There's more to being Christlike in this world than simply doing the things that Christ did, although that is certainly part of it. We must also, however, labor to do them in the way in which He did them.
For example, Christ spoke God's truth at every turn. When He was being tempted in the wilderness, He was able to quote to the tempter the Scriptures. We could do that. But it was the way in which He spoke them that we must be interested in copying. He spoke them with absolute power and authority, giving to those words every shadow of life and death.
We often do much less. We may know the Word. We may have parts of it memorized. We may be able to speak it now and then if we have to or if it sounds right. But we don't often speak it with power or authority. We don't often give it the absoluteness that it deserves. In other words, we far more often say the Scriptures than we speak them, and that's a very significant difference.
Or take the way that Christ responded to the needs pressing in all around Him. He answered to everyone who called His name. But He refused to let them determine His schedule. He refused to let them demand His response. He refused to live by the tyranny of the urgent.
This bothers a lot of us, particularly when we see it in the case of Lazarus's death. His friend dies, and Jesus takes His time getting to Bethany, even though He knows He can handle the situation once He gets there. Everyone is grieving - hard - and expecting Jesus to do something, but all He seems to do is to turn His feet toward Bethany and keep walking. Just walking.
Most of us respond with more of a sense of urgency. When someone asks us to do something, when someone calls on us for help, we feel this enormous sense of pressure to come through for them, and immediately. We are constantly rearranging our schedules, shifting things around, putting other things on the back burned, just to do what it seems we could be doing right now. As a result, we often live hurried and harried and even call these things holy, but that's never how we see Jesus live. Jesus was never hurried, pressured, bullied, or guilted into being Jesus.
One of the biggest places I think we can catch a glimpse of the profound difference between the way that Jesus acts and the way that we so often do is in the scenes where we see Him interacting with sinners. Throughout the Gospels, we see Jesus interacting with the sick, the possessed, the sinful, the shamed, and every time He does, they come out of the interaction knowing what wholeness is. But it's what we don't see Jesus do here that's important - we don't see Him emphasizing their failures or focusing on their fallenness.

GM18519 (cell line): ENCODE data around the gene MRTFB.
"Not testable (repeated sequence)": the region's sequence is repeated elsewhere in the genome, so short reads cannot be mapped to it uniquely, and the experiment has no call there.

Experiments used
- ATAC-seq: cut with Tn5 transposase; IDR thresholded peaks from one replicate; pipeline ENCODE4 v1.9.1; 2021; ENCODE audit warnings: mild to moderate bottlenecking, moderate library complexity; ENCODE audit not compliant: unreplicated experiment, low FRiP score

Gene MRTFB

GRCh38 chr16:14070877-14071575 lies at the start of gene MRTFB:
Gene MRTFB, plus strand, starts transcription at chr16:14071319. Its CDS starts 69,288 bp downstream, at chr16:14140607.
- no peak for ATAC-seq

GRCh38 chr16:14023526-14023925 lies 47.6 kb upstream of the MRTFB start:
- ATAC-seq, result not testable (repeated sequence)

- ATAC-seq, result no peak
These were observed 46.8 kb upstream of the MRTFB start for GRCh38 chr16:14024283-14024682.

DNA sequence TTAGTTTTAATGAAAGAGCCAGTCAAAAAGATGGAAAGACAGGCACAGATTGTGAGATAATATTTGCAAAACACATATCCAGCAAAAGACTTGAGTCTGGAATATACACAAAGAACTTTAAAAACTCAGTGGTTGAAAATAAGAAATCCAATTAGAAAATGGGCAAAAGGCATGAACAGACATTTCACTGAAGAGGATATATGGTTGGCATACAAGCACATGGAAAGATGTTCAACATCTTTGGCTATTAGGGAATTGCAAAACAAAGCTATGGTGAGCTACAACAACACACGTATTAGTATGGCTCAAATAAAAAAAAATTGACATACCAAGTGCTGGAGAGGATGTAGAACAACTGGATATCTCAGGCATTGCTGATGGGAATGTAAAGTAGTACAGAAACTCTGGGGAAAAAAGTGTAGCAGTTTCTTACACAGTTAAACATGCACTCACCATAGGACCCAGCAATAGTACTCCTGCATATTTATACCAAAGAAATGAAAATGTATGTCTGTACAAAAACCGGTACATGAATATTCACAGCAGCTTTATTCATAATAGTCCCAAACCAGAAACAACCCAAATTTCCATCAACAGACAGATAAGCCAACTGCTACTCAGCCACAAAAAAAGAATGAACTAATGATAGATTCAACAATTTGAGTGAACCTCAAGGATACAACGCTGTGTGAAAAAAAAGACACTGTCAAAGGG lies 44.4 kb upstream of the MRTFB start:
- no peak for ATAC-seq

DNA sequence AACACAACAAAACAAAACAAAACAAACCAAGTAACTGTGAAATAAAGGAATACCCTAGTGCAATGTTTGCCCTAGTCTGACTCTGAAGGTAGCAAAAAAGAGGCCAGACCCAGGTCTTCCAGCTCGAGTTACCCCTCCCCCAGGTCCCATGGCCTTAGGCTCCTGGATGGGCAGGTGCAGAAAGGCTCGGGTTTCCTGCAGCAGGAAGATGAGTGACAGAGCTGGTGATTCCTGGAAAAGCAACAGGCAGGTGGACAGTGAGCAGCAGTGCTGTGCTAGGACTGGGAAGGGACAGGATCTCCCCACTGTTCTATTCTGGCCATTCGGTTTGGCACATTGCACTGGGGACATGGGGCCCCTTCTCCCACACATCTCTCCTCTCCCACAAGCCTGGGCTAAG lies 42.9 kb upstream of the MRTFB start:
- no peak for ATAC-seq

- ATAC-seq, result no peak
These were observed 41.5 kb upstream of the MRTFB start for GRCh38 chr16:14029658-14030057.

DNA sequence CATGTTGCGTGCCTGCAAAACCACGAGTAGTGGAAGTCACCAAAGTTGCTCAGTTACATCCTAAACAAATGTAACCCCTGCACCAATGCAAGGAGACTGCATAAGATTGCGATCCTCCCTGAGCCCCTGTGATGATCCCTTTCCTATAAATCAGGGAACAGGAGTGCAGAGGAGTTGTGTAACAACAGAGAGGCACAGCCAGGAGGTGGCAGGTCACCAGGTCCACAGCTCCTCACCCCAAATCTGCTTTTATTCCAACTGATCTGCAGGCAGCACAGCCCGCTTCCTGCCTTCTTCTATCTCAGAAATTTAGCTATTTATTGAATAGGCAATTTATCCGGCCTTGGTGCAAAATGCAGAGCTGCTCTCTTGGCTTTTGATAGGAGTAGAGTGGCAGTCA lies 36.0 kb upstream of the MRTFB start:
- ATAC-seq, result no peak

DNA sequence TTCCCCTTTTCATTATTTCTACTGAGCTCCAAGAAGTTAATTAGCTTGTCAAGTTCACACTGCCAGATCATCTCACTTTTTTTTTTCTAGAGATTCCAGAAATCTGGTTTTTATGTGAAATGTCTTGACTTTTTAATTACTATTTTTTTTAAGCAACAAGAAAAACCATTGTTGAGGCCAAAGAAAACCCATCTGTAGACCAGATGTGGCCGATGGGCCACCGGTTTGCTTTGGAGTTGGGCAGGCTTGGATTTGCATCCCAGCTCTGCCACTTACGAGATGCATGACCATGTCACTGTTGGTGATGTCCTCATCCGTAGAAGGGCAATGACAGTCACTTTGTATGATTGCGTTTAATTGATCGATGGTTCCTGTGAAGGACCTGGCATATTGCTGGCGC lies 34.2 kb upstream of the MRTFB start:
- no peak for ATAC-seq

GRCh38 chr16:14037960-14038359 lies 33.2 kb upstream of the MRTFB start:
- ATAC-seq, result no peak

When He asks to eat at the home of Zacchaeus, we don't see Him stressing the fact that this man is a corrupt tax collector. When He stands alone with the woman caught in adultery, we don't see Him emphasizing her filth. When He rebukes the disciples for arguing about who is the greatest, He doesn't launch into a soliloquy about arrogance and pride. At every turn, He simply quietly offers wholeness. He simply unlocks the chains and lets them fall.
And lets them stay there.
We are not so good at this. We can't let others just let go so easily. We're constantly reminding them of who they were, as though that's still what we see when we look at them. We're constantly telling the grace of God only in contrast - you were a sinner, you were a prisoner, you were corrupt, and in doing so, we make that the biggest feature of another person's story. Every time we tell even a sliver of God's grace, we try to tell the depths of man's fallenness, trying to tell God's story by telling the sinner's, but here's the thing: it's not ours to tell.
The woman at the well runs back into town and tells her own story - Come meet a man who told me everything I ever did. Jesus doesn't tell it; He lets her tell it. Zacchaeus isn't pegged by Jesus as a corrupt man, but he tells of his own corruption when he takes steps to correct it.
This is one thing I wish we would do so much better - I wish we would just tell God's story without feeling the need to tell everyone else's. I wish we would let the grace of God speak louder than the judgment of men. I wish that we would give others the opportunity to tell their own stories. That's where the power of testimony is - in the voice of the redeemed speaking its own story. Not in our voices, condemning and consoling as though we ourselves were God.
This discussion could go on for quite a long time, our looking not just at what Jesus did in the Gospels but at the way in which He did those things. This is crucial to our own witness in the world and, I confess, a lot harder. But it's so important. So very important. It's not just enough to do the things that Jesus did; we have to do them in the way in which He did them.
It's the only way He gets the glory for it.